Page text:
So did you see this article? What did you think of it?
I did. I think it’s very interesting. I think we should do more of this kind of research. I also have to say, I was fairly skeptical about the claims that it was making. Something else that OpenAI was telling me last week, when I was talking to a research scientist there, was that they are training a classifier on recognizing images created by DALL-E 3 when it sees them.
And the way it’s doing this is it’s feeding a model tons and tons of images created by DALL-E 3 and tons and tons of images that were not created by DALL-E 3. You show the model these images enough time, and OpenAI says that it can now detect with a 99 percent degree of accuracy what was made by DALL-E 3 and what was not, right?
That’s kind of mind-blowing to me. The way that companies like Adobe have been pursuing this has been to put something in the metadata of these images that could indicate it was created by AI. But these have some obvious flaws, starting with the fact that if you screenshot the image, you immediately strip out all of the metadata. And all of a sudden, we don’t know where it came from, right?
So the OpenAI approach seems much more technologically sophisticated. And if it works, maybe it helps us solve this problem, where we will just have technology that scans images and say, like, oh, I know where that came from. So how does this connect back to what you just said? Well, it’s like if we have a system that can detect with 99 percent accuracy if something was just made by DALL-E 3, what are the odds that artists putting some of these poisoned images on the web are going to trick these systems over the long run? What do you think?
Right. Well, I think that there will be this kind of cat-and-mouse game between the platforms and the users and the artists trying to sabotage the platforms. Like I think that many of these companies will just find ways to ignore those pixels. Like I don’t think this is probably a lasting solution. But it does speak to just how pissed off people are about these AI image generators, and I imagine as someone who uses these things every day in your work, that you get a lot of people criticizing you for that.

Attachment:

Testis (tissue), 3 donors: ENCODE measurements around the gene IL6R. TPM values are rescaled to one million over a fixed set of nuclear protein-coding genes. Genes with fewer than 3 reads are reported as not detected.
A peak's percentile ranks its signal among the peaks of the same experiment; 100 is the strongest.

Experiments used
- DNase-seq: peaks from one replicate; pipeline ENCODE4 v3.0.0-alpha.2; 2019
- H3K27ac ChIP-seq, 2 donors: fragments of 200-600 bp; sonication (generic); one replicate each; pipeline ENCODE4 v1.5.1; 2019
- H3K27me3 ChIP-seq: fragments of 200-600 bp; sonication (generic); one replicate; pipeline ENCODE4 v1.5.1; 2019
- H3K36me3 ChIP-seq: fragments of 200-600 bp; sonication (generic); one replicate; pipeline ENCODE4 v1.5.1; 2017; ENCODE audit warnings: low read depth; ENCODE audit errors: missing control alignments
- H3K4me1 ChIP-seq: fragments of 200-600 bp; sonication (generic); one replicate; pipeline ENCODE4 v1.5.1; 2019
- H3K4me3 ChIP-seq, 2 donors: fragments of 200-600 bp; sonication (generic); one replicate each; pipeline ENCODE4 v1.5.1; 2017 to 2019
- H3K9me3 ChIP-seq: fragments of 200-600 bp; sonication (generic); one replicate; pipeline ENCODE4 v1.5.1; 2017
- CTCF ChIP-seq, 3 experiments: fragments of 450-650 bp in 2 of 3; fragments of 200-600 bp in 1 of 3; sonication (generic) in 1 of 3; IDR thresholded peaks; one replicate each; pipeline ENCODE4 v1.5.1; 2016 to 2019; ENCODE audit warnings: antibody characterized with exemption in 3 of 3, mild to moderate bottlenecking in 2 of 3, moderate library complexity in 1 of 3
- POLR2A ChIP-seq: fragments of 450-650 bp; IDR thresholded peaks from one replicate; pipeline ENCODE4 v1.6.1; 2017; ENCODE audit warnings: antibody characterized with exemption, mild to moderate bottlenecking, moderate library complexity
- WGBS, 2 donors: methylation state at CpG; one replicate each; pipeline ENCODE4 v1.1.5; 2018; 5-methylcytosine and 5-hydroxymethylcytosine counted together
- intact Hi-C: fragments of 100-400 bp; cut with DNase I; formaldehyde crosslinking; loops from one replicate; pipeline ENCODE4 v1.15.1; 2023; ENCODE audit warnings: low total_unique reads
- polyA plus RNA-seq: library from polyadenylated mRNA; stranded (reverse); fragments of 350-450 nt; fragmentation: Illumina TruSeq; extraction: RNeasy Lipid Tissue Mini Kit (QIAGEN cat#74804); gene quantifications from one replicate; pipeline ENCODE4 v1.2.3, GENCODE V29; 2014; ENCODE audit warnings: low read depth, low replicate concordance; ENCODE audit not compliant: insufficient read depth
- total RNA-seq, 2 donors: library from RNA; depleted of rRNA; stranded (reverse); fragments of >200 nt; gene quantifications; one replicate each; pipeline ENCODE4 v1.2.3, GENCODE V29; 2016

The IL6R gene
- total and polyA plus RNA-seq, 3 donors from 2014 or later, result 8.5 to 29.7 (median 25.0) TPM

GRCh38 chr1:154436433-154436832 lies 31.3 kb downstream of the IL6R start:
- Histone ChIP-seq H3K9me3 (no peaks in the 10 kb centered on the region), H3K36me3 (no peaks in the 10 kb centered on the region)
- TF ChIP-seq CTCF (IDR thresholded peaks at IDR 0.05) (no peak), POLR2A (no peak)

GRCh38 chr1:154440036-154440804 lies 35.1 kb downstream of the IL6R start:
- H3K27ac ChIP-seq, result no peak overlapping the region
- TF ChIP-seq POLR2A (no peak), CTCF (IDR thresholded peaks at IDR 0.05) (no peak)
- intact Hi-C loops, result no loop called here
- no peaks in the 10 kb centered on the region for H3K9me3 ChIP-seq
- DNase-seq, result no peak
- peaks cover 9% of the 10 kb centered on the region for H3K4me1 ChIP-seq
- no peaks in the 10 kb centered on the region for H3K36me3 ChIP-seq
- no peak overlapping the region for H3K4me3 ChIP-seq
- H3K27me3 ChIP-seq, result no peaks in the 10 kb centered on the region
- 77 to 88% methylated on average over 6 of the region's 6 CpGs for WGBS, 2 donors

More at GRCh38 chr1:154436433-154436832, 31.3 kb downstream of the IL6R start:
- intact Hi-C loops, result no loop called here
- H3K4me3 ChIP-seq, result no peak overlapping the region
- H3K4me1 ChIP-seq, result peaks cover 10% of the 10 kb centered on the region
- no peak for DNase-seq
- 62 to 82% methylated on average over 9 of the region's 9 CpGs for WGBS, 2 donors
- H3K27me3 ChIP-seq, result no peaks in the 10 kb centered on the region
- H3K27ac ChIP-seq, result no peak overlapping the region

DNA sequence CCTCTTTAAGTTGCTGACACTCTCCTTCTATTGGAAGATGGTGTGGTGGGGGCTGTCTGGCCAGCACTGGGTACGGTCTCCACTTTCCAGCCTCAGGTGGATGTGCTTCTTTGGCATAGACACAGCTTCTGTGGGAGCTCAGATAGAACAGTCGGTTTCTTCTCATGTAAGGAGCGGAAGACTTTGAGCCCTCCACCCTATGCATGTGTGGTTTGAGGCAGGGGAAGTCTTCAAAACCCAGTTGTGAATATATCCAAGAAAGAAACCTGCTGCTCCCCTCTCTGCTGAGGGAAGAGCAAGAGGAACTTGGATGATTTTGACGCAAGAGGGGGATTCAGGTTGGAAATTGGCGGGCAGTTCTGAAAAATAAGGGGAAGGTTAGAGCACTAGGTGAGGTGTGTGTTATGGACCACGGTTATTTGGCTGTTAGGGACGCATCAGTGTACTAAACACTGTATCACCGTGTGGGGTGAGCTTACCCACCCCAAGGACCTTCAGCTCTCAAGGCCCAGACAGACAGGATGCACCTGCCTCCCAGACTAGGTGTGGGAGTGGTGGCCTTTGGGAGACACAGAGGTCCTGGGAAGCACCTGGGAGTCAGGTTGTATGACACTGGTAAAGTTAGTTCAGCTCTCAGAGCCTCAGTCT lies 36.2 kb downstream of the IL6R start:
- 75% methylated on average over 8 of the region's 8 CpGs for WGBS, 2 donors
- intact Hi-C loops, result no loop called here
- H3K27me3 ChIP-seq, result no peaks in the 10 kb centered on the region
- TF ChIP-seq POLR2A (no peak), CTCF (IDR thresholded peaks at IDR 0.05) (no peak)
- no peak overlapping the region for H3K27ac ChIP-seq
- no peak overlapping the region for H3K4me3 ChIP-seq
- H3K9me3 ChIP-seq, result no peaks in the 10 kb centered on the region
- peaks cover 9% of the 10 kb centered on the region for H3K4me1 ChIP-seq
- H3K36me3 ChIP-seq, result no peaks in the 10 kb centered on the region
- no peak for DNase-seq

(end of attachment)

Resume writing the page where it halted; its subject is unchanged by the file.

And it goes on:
So I do get — I have gotten, I should say, a handful of emails from readers who would say, like, hey, why are you using this stuff? Like I don’t like it. And I always like thank them for the messages. I want to have that conversation. I think there’s a good case to be made. And in fact, I am going to explore using maybe the Adobe Firefly model, which uses licensed images.
And what they have said is that if you are using the work of one artist in particular, like maybe there is a kind of an equivalent of a Greg Rutkowski on the Firefly platform, they are going to pay bonuses to artists based on how many images they have in Adobe’s training data set, and the commercial value of those images.
That seems like a really good and ethical system. And I think more companies should explore something like that. I think it would really lower the temperature on this discussion and would let people who want to use these tools to feel creative feel better about using them.
All right. All right.
Casey, thank you for your tour of AI art generators.
We’re sort of the Bob Ross of the modern moment.
Paint with us, using your keyboard. Little happy blue. Hmm. Love that.
“Hard Fork” is produced by Davis Land and Rachel Cohn. We had help this week from Emily Lang. We’re edited by Jen Poyant. This episode was fact checked by Caitlin Love. Today’s show was engineered by Alyssa Moxley. Original music by Rowan Niemisto and Dan Powell. Our audience editor is Nell Gallogly. Video production by Ryan Manning and Dylan Bergeson. Special thanks to Paula Schumann, Pui-Wing Tam, Kate LoPresti, and Jeffrey Miranda.